The Untold Truth Of Pope Francis' Siblings

Since becoming the leader of the Roman Catholic Church, Pope Francis has wowed the world with his progressive and sympathetic stances on global and social issues. As the most prominent face of the Catholic faith, he has used his papal platform to denounce once-taboo subjects like homophobic violence (via PBS), proclaim support of civil unions for gay couples (per the National LGBTQ Task Force), and even apologize for the church's role in colonization (reported by the Foreign website). For all of that, and more, he's become known as the "People's Pope," reports Time.

The Argentine-born religious leader made world history in 2013 when he became the first Latin American pope, the first Jesuit, and the first non-European in many years (according to The Washington Post, it's been close to 1,300 years since the last one) to be elected to the role. The journey to the papacy was a long one for the now 84-year-old.

Who is the Pope and who are his siblings ?

And while the world knows a lot about Pope Francis, and even his previous jobs as a bouncer and janitor, what is known about his family — his siblings in particular?

Pope Francis was born Jorge Mario Bergoglio in Buenos Aires, Argentina on December 17, 1936. He is of Italian descent, the child of Italian immigrants who settled in that country during the early 20th century. His father was Mario Giuseppe Francesco Bergoglio, and his mother, Regina Maria Sivori.

Pope Francis is the first of the five children the couple would have. As the eldest Bergoglio child, he had four siblings: two sisters and two brothers.

In order from oldest to youngest they are: Oscar Adrian Bergoglio (born in 1938), Marta Regina Bergoglio (born in 1940), Alberto Horacio Bergoglio (born in 1942), and Maria Elena Bergoglio (born in 1948), according to Geni. They were all born and raised in Buenos Aires.

His sister was vocal about his election to the papacy

But according to an Italian ancestry site, the senior Bergoglio had also registered the births of Alberto, Maria Elena, and Marta in his home region of Piedmont, Italy.

Sadly, most of Pope Francis' siblings are no longer living; he and his youngest sister, Maria Elena are the only surviving children of their immediate family. The three deceased middle siblings died quite some time before his election as pope in March of 2013. His sister Marta died in 2007 at 66 years old, and his brother Alberto died in 2010 at age 67. His other young brother, Oscar, is also deceased. If Oscar were alive today he would have been 83, just a year younger than Pope Francis, at 84. Maria Elena, his only surviving sibling, still lives in Argentina, and is about 71 years old, per National Catholic Reporter.

The world came to know Pope Francis' only living sibling and sister Maria Elena, just a day after he was elected.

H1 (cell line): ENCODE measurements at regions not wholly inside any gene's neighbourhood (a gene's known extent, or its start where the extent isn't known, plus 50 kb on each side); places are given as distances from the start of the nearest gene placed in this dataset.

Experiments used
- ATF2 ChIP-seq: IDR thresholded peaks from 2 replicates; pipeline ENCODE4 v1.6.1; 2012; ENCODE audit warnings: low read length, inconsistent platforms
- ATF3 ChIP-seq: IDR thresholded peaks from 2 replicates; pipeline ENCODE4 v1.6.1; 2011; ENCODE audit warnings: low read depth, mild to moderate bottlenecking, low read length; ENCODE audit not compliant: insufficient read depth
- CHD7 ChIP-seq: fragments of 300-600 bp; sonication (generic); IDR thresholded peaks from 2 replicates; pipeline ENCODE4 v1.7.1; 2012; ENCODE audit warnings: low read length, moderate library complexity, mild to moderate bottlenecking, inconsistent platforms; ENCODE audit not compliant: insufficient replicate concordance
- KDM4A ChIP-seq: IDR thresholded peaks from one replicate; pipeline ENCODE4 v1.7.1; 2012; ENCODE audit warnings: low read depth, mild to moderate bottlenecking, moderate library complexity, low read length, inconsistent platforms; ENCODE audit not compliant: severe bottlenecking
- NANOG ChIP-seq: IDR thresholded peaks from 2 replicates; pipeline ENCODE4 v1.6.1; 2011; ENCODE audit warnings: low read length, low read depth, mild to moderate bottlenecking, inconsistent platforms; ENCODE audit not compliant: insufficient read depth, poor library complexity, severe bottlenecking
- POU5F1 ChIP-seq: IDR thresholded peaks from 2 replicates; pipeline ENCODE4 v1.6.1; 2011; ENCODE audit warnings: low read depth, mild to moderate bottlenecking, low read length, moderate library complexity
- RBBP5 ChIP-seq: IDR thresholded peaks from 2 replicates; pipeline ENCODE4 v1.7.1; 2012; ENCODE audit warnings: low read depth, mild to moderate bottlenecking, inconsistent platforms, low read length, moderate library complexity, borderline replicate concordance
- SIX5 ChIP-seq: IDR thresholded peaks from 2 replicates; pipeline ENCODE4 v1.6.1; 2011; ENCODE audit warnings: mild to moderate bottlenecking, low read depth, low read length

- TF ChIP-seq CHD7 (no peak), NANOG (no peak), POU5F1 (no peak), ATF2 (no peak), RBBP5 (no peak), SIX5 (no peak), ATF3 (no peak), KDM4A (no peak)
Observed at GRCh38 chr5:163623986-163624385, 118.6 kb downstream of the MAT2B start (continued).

Pope Francis was close to his siblings and protective

She notably expressed a show of pity regarding her brother's new title, and told several media outlets that she initially hoped he would not win the election to become Pope, according to CNN. "I prayed that the Holy Spirit would intervene and not listen to me. And it didn't listen to me," she told CNN.

She stated that her reaction was mostly based on not wanting her brother to leave Argentina, but she eventually came around and praised his historic election and what it meant for the Church. "I feel like the church opened its doors, and said to the world, 'Here I am. I belong to everyone. I am not from one continent, but absolutely belong to everyone,'" she said.

Despite more than a decade gap between him and Maria, she says she always felt the protector in her brother. In an interview with EuroNews, she recalled her childhood and what she remembers about her dear brother's relationship with her.

'He was always very kind'

"Because of our age difference I can't really say much about him around the house. But he was always very kind — very protective. That's the picture I still have," she said to EuroNews in a video interview posted to YouTube.

But she noted that he was close with all, even as he had other growing ambitions, per Catholic Philly. It's also clear that he still has a strong bond with his remaining sister. Asked how she would address him — "Jorge" (his birth name), "Francis," or "Holy Father" — a title often given to the pope — she replied, "Jorge! Jorge! As long as I know it's still my brother calling, then I'll call him Jorge. Maybe someday it'll be Francis, but for now it's just Jorge," she told National Catholic Reporter shortly after the papal election. "I'm grateful that so far, Francis is still Jorge." She added, "he's very conscious of the responsibility that he's carrying now, he didn't seem nervous or anxious about it." Still her big brother.

He's an uncle several times over

One can assume he was also very close with his brother Oscar, as the two were near in age, and the only childhood photo of Francis shows them both celebrating their first Holy Communion together.

While Pope Francis made his own vow to never marry or have children long ago, his siblings have made him an uncle several times over. He has no shortage of extended relatives — 16 nieces and nephews, and several more great-nieces and great-nephews, according to National Catholic Reporter. He tragically lost two of his great-nephews in a 2014 car crash in Argentina, and his nephew was severely injured, per Daily Mail.

He had commented on the crash in a personal heartfelt message, asking for empathy and revealing just how many extended family members he has.

"We were five siblings, and I have 16 nieces and nephews," he said. "One of these nephews was in an accident. His wife died along with his two small children — one who was 2 years old and the other several months." As he pointed out, "The pope has a family, too."